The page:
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Justice News

Department of Justice
U.S. Attorney’s Office
Eastern District of New York

Monday, April 27, 2015

7-Eleven Franchisee Sentenced To 87 Months In Prison For Wire Fraud, Alien Harboring, And Identity Theft Scheme

The Defendant Used Stolen Identities And Harbored Illegal Alien Workers To Carry Out The Scheme

Earlier today at the federal courthouse in Central Islip, New York, Farrukh Baig was sentenced to 87 months in prison following his September 22, 2014, guilty plea to committing wire fraud and concealing and harboring illegal aliens employed at 7-Eleven, Inc. (7-Eleven) franchise stores located throughout Long Island and Virginia.

The sentence was announced by Kelly T. Currie, Acting United States Attorney for the Eastern District of New York; Raymond R. Parmer Jr., Special Agent-in-Charge, Homeland Security Investigations, New York Field Office (HSI); Joseph A. D’Amico, Superintendent, New York State Police; Edward Webber, Commissioner, Suffolk County Police; and Irv Miljoner, District Director, United States Department of Labor.

“Using the 7-Eleven brand in our neighborhoods, the defendant exploited his alien employees, stealing their wages and requiring them to live in unregulated boarding houses. He now faces time in prison for not only systematically employing illegal aliens, but also for concealing their employment by stealing the identities of children and even the dead,” stated Acting United States Attorney Currie. “We are committed to preserving the rule of law and protecting our communities from the abuses of corrupt businesses seeking to gain illegal advantage. I would like to thank our partners at HSI, New York State Police, Suffolk County Police, and the United States Department of Labor for their hard work on this important and ongoing investigation.”

“Today’s sentencing holds Farrukh Baig accountable for knowingly stealing identities to hire and employ an illegal workforce. He also stole more than $2.6 million from his overworked and underpaid employees,” said Raymond R. Parmer Jr., special agent in charge HSI New York. “This case serves as a stern reminder about the consequences facing employers who exploit illegal alien labor and violate our nation’s laws.” According to court filings and facts presented in court, the defendant, who owned, managed, and controlled fourteen 7-Eleven franchise stores during the course of the conspiracy, hired dozens of illegal aliens, equipped them with more than 20 identities stolen from United States citizens, housed them at residences he and his coconspirators owned, and stole substantial portions of his workers’ wages. During the scheme, the defendant generated over $182 million in proceeds from the 7-Eleven franchise stores.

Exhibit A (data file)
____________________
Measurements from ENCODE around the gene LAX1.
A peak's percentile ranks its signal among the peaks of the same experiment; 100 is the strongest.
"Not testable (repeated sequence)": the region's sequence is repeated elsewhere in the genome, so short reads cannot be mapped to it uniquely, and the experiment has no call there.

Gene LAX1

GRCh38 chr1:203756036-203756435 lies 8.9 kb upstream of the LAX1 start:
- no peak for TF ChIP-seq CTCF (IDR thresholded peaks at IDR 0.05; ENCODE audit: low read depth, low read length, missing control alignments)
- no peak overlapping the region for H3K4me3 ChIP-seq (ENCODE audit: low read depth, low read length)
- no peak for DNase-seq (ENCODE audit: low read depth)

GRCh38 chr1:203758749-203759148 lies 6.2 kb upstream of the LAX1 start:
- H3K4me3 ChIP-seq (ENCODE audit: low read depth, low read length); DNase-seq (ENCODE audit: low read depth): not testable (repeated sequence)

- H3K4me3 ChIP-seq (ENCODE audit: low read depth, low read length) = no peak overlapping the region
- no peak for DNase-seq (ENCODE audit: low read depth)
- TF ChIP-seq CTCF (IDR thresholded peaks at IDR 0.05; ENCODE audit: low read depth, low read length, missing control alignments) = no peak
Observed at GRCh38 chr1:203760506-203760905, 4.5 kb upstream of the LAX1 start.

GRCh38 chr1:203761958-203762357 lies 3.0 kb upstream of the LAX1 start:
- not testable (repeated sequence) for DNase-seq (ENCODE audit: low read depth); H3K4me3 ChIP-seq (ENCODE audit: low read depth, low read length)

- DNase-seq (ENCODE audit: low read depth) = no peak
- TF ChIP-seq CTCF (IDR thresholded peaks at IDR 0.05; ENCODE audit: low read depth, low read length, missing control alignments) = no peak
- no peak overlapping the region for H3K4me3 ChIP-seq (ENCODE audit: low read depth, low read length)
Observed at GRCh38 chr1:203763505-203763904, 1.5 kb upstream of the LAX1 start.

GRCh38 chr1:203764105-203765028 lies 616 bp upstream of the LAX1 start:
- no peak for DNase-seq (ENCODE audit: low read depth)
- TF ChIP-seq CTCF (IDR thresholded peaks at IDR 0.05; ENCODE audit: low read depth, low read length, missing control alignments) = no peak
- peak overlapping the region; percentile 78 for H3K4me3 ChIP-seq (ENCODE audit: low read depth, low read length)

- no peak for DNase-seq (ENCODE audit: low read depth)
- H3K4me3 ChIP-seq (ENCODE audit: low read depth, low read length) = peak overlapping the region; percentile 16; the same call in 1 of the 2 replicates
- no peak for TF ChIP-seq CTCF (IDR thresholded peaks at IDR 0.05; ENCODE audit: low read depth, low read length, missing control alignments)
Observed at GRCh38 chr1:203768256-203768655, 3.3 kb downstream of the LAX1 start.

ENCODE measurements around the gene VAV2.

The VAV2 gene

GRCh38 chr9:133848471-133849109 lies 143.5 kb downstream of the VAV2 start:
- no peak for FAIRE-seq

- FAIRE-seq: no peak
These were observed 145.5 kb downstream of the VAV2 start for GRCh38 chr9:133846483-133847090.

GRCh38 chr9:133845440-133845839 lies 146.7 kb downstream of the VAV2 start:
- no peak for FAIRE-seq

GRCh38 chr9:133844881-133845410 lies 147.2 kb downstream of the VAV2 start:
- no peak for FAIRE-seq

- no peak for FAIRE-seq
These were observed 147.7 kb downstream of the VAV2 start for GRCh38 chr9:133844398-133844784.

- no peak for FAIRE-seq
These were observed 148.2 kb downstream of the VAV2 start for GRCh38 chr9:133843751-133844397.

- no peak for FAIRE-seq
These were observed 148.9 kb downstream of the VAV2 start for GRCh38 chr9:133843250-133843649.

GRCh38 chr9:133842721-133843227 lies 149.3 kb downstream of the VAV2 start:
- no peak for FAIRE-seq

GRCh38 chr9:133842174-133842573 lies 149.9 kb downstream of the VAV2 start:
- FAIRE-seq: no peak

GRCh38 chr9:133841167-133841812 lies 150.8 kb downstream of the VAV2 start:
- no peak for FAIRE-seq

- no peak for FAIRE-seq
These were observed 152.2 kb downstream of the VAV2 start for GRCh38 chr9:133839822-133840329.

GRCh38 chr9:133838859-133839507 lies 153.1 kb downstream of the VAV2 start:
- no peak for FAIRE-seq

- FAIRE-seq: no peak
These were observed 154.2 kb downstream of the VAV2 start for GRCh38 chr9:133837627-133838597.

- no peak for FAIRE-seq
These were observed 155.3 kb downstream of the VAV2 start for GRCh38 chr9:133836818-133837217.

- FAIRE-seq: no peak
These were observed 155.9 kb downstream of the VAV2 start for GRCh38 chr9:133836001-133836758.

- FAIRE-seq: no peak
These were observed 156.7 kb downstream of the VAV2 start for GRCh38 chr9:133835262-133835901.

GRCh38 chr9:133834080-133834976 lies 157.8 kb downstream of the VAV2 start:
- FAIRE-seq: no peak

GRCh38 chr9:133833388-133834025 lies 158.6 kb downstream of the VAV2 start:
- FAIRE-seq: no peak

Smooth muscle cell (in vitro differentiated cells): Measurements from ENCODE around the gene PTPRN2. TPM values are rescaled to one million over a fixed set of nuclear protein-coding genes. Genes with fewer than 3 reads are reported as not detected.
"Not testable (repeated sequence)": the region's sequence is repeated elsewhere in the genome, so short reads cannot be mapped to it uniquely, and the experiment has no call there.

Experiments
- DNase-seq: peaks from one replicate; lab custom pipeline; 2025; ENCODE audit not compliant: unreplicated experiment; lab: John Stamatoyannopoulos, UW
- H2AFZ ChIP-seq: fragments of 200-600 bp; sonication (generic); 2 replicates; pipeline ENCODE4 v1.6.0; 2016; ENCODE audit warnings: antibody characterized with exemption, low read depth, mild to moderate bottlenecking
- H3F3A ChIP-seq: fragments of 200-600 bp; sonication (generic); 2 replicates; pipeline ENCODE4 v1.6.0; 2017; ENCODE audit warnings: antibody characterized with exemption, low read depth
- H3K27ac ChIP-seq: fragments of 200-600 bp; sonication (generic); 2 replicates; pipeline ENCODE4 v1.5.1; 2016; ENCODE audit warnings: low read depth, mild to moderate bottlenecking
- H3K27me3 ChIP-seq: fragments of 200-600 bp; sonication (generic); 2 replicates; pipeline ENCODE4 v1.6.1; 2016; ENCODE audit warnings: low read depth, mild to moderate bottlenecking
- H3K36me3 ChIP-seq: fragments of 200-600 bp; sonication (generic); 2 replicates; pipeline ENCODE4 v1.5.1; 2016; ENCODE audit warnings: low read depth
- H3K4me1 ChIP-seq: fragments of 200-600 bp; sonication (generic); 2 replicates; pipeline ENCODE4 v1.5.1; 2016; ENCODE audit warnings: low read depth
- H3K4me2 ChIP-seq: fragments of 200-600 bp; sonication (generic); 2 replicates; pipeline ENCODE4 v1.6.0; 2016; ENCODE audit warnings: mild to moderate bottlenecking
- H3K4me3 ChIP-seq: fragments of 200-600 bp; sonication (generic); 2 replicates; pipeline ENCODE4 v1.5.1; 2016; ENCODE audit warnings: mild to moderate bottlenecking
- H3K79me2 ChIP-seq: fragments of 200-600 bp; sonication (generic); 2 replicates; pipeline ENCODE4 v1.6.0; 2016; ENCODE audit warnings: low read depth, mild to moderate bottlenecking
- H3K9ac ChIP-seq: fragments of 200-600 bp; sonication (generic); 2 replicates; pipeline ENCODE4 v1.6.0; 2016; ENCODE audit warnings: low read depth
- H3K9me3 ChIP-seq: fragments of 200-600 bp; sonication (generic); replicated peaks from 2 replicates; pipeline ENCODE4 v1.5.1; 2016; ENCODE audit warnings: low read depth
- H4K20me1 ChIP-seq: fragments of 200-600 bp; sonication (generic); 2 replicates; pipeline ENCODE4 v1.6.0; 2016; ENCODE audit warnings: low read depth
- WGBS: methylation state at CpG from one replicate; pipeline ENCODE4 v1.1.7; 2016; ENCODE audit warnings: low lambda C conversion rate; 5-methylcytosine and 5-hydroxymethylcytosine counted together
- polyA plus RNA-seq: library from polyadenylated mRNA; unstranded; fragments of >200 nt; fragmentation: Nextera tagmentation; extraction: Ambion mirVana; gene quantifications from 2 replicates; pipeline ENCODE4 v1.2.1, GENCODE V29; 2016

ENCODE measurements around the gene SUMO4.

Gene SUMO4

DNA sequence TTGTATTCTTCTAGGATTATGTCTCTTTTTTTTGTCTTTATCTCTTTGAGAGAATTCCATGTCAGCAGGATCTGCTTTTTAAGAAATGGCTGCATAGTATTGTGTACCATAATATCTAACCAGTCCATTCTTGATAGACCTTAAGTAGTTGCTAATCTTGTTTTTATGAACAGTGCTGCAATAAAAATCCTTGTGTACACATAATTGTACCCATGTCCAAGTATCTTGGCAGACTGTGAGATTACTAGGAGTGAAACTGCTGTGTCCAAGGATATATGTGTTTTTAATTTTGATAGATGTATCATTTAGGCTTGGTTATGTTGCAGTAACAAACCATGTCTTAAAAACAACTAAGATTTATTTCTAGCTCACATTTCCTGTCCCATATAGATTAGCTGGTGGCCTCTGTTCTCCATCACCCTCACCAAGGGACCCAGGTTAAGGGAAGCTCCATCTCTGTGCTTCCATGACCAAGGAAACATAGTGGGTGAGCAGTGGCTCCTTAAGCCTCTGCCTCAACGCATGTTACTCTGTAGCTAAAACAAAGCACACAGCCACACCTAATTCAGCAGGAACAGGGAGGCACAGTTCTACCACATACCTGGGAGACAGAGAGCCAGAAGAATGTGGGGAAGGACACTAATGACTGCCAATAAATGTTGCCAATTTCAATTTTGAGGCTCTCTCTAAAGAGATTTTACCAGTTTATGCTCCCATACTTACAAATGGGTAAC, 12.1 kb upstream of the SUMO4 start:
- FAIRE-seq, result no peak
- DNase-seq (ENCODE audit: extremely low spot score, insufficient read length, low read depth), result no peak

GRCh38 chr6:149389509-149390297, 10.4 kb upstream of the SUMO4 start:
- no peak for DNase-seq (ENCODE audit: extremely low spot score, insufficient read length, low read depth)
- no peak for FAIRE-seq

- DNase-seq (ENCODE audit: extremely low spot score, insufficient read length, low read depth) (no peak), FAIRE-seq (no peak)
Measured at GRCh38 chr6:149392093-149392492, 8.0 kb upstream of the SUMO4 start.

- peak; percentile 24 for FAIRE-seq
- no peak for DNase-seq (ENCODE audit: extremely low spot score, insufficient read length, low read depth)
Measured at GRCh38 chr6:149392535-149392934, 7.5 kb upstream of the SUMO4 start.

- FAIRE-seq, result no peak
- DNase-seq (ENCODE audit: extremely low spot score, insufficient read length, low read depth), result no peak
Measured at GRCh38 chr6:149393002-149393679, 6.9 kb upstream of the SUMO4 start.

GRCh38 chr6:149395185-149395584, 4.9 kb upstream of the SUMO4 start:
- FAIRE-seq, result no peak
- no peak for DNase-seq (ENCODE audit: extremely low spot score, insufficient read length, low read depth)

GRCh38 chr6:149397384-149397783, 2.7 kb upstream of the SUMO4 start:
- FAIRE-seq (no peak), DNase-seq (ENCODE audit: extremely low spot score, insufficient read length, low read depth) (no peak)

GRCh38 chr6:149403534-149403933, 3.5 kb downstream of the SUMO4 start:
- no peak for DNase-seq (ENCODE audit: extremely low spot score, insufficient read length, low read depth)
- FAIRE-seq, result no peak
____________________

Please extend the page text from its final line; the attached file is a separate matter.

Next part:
This sentence marks an important milestone in the government’s ongoing investigation, which is already one of the largest criminal alien employment investigations ever conducted by the Department of Justice and the Department of Homeland Security. In addition to the sentence of imprisonment, the court entered an order forfeiting the defendant’s rights to ten 7-Eleven stores in New York and four 7-Eleven stores in Virginia, as well as five houses in New York worth over $1.3 million. In addition, the court ordered the defendant to pay $2.5 million in restitution for the back wages that he stole from his workers.

The government’s case is being prosecuted by the Office’s Business and Security Fraud Unit. Assistant United States Attorney Christopher A. Ott is in charge of the prosecution, with assistance provided by Assistant United States Attorneys Brian Morris and Elliot M. Schachner of the Office’s Civil Division, which is responsible for the forfeiture of assets.

This prosecution was the result of efforts by President Obama's Financial Fraud Enforcement Task Force (FFETF) which was created in November 2009 to wage an aggressive, coordinated, and proactive effort to investigate and prosecute financial crimes. With more than 20 federal agencies, 94 U.S. Attorneys’ Offices, and state and local partners, it’s the broadest coalition of law enforcement, investigatory, and regulatory agencies ever assembled to combat fraud. Since its formation, the task force has made great strides in facilitating increased investigation and prosecution of financial crimes; enhancing coordination and cooperation among federal, state, and local authorities; addressing discrimination in the lending and financial markets, and conducting outreach to the public, victims, financial institutions, and other organizations. Over the past three fiscal years, the Justice Department has filed more than 10,000 financial fraud cases against nearly 15,000 defendants including more than 2,700 mortgage fraud defendants. For more information on the task force, visit

Tips and Information

For questions or concerns about immigrant workers and job seekers, contact the New York State Department of Labor Division Policies and Affairs (DIPA) at its toll-free worker hotline (1-877-466-9757).

E.D.N.Y. Docket No. 14-CR-351(SJF)

The Defendant:


Citizenship: Naturalized United States Citizen

Age: 58

Head of Harbor, New York

Updated July 6, 2015